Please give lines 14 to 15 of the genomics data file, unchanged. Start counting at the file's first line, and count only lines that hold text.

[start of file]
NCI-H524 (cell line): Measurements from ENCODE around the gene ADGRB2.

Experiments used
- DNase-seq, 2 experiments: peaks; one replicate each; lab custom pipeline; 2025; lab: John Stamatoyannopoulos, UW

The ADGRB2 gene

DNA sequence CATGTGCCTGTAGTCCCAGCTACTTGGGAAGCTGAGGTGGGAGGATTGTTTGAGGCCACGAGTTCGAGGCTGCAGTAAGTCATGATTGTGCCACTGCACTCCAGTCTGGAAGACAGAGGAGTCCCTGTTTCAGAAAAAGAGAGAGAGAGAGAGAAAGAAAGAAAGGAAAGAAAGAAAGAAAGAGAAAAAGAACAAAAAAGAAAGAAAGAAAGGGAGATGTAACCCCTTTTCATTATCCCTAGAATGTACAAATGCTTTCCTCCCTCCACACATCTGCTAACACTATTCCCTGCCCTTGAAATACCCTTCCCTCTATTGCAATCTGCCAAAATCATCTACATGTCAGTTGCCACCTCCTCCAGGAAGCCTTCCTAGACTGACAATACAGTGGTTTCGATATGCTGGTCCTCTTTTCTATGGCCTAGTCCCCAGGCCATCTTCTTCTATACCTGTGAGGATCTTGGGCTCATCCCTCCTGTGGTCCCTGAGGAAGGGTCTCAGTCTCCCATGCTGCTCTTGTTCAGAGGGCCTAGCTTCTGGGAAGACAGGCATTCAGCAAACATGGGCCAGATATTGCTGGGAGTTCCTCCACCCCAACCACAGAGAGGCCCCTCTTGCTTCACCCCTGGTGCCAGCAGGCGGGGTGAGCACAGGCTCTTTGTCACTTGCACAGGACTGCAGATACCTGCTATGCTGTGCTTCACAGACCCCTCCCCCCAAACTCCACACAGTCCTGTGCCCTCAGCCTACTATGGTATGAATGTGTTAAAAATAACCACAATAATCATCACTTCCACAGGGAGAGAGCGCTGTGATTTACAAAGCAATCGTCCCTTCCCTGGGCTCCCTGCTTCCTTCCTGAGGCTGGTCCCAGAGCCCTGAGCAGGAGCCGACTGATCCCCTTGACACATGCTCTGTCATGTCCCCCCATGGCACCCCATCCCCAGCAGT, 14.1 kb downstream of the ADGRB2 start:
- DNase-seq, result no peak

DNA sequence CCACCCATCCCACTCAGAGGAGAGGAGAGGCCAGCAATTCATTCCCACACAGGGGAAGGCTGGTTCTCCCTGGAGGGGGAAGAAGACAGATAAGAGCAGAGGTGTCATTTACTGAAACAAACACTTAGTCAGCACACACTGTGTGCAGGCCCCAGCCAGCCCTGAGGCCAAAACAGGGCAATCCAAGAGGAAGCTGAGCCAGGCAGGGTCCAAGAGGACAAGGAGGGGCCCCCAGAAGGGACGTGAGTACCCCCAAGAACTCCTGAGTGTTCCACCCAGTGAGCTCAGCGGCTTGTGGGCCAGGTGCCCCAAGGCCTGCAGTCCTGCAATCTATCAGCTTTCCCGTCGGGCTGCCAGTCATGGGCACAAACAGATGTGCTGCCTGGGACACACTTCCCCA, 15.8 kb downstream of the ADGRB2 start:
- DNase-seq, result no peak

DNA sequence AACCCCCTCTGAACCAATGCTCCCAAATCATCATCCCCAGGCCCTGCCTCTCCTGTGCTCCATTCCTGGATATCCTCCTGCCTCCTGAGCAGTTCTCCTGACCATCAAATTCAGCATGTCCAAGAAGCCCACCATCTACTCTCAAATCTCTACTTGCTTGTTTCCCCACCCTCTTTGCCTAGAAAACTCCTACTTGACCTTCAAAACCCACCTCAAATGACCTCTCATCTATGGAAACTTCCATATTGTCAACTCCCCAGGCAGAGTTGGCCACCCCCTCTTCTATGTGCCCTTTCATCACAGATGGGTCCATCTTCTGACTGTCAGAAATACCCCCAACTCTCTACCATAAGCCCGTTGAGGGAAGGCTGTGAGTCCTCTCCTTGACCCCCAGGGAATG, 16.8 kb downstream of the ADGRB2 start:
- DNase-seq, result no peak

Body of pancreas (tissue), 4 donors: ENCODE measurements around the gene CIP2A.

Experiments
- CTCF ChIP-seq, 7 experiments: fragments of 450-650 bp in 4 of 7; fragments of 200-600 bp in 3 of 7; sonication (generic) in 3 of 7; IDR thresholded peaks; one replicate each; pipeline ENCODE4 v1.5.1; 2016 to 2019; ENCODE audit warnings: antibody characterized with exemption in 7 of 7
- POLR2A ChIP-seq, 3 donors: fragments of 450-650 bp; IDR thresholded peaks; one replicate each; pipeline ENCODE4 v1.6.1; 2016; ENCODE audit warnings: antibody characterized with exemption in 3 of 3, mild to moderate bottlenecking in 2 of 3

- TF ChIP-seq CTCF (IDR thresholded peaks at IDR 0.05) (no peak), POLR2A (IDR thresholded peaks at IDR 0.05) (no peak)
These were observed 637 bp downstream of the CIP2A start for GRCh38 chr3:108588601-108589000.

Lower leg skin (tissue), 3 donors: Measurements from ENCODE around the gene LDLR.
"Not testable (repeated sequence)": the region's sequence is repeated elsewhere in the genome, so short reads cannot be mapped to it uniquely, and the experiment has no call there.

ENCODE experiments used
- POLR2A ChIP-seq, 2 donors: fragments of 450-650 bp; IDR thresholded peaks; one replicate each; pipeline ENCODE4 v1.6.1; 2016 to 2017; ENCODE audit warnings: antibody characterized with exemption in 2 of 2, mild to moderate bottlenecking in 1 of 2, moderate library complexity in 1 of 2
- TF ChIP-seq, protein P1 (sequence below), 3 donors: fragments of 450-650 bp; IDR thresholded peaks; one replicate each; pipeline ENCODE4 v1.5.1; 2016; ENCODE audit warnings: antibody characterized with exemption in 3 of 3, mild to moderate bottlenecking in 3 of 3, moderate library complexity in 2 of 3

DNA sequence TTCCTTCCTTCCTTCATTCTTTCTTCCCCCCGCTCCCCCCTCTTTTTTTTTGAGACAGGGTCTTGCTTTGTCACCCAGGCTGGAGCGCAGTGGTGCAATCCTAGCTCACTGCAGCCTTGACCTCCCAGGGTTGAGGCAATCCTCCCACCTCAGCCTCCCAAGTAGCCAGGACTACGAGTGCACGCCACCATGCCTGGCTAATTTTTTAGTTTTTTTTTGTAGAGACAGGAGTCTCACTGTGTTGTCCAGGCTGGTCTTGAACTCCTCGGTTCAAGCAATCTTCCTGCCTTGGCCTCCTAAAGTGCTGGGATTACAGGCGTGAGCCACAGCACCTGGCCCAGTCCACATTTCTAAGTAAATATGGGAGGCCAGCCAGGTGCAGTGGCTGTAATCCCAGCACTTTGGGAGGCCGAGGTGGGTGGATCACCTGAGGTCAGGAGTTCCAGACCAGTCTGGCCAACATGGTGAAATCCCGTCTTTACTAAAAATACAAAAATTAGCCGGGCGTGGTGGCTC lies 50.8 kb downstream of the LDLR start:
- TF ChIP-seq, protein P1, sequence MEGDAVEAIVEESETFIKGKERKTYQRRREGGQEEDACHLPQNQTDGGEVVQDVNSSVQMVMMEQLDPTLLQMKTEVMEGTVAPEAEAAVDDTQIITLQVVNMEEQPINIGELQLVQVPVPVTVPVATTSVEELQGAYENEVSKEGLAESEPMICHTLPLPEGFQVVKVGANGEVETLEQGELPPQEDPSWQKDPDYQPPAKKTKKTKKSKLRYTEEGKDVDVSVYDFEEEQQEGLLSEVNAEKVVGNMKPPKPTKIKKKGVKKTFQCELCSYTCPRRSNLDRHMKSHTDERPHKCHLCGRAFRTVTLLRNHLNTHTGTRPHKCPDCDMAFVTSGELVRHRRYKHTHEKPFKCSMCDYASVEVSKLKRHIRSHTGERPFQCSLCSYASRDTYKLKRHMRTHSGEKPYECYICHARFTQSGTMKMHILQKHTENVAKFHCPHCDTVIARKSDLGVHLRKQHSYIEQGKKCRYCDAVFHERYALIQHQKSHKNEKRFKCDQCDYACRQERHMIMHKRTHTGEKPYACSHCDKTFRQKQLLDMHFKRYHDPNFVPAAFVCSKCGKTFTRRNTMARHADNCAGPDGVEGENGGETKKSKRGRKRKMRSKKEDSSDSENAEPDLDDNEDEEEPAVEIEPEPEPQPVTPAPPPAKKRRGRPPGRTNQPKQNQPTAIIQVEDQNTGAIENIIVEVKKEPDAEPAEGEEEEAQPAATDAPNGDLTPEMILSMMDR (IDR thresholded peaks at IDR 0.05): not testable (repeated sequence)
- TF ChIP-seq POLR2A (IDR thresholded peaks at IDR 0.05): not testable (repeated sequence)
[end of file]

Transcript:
- POLR2A ChIP-seq, 3 donors: fragments of 450-650 bp; IDR thresholded peaks; one replicate each; pipeline ENCODE4 v1.6.1; 2016; ENCODE audit warnings: antibody characterized with exemption in 3 of 3, mild to moderate bottlenecking in 2 of 3

- TF ChIP-seq CTCF (IDR thresholded peaks at IDR 0.05) (no peak), POLR2A (IDR thresholded peaks at IDR 0.05) (no peak)